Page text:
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Med 2 core units

Med 2 is a combination of systems-based units (teaching clinical knowledge) and professional competencies (physician practice challenges). The following core units run from September - May of each academic year.

For information on our Med 2 schedule, please contact ugme@dal.ca.

Neurosciences (Central Nervous System and Special Senses)

This unit introduces you to the anatomy of the head and neck, serving as a bridge to neuro-anatomy. You'll learn the pathophysiology of atherosclerosis, the clinical manifestations of atherosclerosis throughout the body, and the burden, manifestations, physical effects, detection methods and ways to address emotional dysregulation.

In addition to basic anatomical and physiological content, this unit focuses on the nervous system as it relates to neurological disorders and psychiatric conditions. You're also introduced to the special senses of vision and cochlear/vestibular dysfunction as they relate to clinical neurosciences.

Metabolism II (Cardiovascular, Respiratory and Renal)

This unit presents the major diseases of the cardiovascular, renal and respiratory systems. All three components of the unit include pediatric and adult conditions.

Case-based learning sessions focus on the pathophysiology and clinical presentation of the major types of cardiovascular, renal and respiratory disease with appropriate coverage of physiology.

Lectures and laboratory sessions present content on normal human physiology, anatomy and histology as well as the pathophysiology and principles of management of diseases affecting these three systems.

Muscoloskeletal & Dermatology

This unit addresses patient mobility and function in the performance of work, recreation and activities of daily living. Academic sessions focus on the unique elements of the clinical assessment required by the clinician for effective diagnosis and management of musculoskeletal and dermatologic conditions.

Integration

By the end of the Integration unit, you'll be able to use a patient-centred approach in developing an appropriate care plan for a variety of diseases and disorders.

Professional Competencies II

This is the second year of a two-year, longitudinal unit that includes a weekly two-hour tutorial followed by a one-hour large group session. This unit provides you with the opportunity to integrate your biomedical and clinical learning within the context of patient care from a professional, community, and life-long learner perspective.

Content includes public health and infectious disease management in the community, end-of-life decision-making and other ethical challenges, patient safety and other system and quality improvement approaches, social accountability and global health, physician wellness and career paths, and the Health Mentors Program.

Key concepts come from population health, epidemiology, ethics, law, informatics, health policy and the humanities. The unit is highly applied and case-based, and closely integrated with the other Med 1 units through shared cases and topics.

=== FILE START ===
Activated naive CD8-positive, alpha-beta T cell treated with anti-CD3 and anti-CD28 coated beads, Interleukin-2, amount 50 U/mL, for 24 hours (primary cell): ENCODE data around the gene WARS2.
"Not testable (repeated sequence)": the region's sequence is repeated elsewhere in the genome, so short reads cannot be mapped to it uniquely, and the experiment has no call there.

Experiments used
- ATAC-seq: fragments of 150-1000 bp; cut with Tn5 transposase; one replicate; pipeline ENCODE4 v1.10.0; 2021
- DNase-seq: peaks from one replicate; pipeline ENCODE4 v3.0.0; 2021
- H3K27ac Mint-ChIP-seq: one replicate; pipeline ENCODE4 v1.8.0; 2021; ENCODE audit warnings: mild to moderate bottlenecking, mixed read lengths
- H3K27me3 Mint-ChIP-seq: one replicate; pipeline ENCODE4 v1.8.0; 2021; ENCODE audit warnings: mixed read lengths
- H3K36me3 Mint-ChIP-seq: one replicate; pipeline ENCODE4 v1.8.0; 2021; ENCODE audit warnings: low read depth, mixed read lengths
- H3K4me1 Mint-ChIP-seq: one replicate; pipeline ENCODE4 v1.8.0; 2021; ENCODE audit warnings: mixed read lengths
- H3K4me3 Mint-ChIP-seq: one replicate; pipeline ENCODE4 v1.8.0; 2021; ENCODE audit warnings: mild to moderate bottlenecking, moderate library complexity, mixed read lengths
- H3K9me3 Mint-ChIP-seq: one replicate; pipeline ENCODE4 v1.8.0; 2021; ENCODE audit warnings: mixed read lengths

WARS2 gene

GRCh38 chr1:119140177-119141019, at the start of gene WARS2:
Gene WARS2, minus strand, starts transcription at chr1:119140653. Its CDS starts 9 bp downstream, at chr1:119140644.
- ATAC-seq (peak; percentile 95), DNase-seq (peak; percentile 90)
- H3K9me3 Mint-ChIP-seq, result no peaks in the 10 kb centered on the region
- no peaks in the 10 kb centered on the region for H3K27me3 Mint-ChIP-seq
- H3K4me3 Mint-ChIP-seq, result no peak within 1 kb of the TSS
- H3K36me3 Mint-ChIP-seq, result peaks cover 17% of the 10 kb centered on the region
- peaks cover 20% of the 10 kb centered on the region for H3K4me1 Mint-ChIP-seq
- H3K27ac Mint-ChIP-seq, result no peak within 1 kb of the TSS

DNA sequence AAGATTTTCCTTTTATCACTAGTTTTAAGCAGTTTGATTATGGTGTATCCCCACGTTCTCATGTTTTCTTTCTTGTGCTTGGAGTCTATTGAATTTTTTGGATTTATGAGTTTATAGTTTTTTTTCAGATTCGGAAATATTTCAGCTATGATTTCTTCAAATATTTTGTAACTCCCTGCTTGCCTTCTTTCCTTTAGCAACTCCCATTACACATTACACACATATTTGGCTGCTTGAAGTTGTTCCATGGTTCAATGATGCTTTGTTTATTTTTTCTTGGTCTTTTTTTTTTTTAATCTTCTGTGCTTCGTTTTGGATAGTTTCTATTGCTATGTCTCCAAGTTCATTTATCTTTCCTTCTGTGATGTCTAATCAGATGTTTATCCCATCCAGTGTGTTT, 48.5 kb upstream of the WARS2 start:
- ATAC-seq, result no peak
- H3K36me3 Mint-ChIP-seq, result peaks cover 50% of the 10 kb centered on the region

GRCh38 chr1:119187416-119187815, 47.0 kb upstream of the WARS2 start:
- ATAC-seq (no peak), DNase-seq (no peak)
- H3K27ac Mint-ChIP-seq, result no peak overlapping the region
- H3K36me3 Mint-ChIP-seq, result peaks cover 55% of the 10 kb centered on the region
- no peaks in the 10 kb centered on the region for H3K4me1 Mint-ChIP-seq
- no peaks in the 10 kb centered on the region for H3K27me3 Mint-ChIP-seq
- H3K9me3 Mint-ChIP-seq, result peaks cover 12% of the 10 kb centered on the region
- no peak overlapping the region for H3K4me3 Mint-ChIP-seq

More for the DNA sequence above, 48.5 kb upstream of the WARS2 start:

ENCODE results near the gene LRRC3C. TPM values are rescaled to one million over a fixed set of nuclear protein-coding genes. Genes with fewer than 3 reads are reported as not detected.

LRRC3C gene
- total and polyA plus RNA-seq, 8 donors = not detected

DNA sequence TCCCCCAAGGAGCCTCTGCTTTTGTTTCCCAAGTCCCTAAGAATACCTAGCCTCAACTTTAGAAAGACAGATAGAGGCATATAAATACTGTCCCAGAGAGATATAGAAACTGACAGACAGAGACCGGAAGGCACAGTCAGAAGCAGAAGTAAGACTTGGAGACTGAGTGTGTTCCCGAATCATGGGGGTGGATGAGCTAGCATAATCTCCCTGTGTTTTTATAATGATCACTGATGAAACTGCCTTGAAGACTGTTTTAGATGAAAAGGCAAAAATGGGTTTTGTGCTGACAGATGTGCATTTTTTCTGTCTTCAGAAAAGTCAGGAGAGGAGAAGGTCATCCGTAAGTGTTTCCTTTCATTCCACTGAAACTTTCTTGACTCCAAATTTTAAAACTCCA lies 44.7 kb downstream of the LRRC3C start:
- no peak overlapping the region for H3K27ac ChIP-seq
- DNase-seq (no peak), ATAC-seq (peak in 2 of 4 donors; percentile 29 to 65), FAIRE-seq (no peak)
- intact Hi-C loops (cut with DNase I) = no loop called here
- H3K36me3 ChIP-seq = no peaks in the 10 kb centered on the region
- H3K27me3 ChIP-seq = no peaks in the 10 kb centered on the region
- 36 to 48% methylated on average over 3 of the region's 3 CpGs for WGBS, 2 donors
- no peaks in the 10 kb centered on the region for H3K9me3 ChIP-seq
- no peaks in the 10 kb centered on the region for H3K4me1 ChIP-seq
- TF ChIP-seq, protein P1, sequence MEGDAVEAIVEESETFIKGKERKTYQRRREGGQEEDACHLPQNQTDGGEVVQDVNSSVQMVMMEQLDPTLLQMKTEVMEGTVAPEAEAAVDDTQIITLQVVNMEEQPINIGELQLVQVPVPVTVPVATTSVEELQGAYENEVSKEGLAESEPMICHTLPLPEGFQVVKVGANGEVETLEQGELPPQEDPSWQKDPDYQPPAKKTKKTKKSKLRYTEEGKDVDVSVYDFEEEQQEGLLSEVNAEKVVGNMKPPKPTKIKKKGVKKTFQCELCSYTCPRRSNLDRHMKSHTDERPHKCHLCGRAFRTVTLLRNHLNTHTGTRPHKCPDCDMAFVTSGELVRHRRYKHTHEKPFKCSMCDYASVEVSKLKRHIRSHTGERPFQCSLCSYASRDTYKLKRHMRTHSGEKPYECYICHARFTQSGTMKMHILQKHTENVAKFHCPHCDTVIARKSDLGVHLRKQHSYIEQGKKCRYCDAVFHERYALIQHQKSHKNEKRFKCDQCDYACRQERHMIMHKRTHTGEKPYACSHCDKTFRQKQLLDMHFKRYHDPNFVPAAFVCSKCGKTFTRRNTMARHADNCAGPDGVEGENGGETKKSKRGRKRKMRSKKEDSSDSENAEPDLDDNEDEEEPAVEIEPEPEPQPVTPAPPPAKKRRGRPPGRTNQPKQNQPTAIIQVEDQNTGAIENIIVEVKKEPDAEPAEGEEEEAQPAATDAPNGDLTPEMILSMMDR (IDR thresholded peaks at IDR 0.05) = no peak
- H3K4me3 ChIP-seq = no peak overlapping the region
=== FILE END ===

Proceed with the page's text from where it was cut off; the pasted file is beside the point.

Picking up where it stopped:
Skilled Clinician Program

Through the use of a variety of assessment methodologies and a learning portfolio, this four-year program helps you keep track of your learning and development throughout the MD program.

Research in Medicine (RIM)

The Research in Medicine (RIM) program is an integral component of the undergraduate medical program for all medical students enrolled at Dalhousie Medical School. It’s the first program of its kind in Canada, and it’s intended to develop skills of critical thinking and creativity through a mentored research project conducted longitudinally throughout the four-year curriculum. Learn more about Research in Medicine

Electives

Electives provide you with opportunities to explore specific areas of medicine you're interested in. During elective time, you'll develop and execute a personal project under the guidance of physician preceptors. In Med 2, electives take place in Halifax or Saint John.

Interprofessional Health Education

Students in the Faculties of Dentistry, Health Professions and Medicine are required to participate in interprofessional health education activities. These activities, together with specific program requirements, are currently evolving and in transition and are integrated into the curricula of individual programs. Participation is mandatory. The objective of interprofessional education include developing:

  • knowledge and understanding of, and respect for, the expertise, roles and values of other health and human service professionals
  • understanding the concept and practice of patient/client/family-centred care.
  • effective communication, teamwork and leadership skills applied in interprofessional contexts.
  • positive attitudes related to the value of collaboration and teamwork in health and human service contexts.
  • an understanding, from a multi-disciplinary perspective, of the Canadian health and social systems, the legal send regulatory foundation of professional practice, how health and human service institutions are organized and operate, and how different health and human service professions contribute to the systems and institutions.

During each year of the four-year undergradaute medical education program, learners will be required to participate in IPE activities.  In years 1 and 2, some activities will be embedded in their curriculum, and others will be elective.  In year 3 there are multiple embedded interprofessional learning activities during several clerkship rotations.  During the final year of the medical program, all students are required to particpate in an interprofessional educational elective, in a collaborative setting.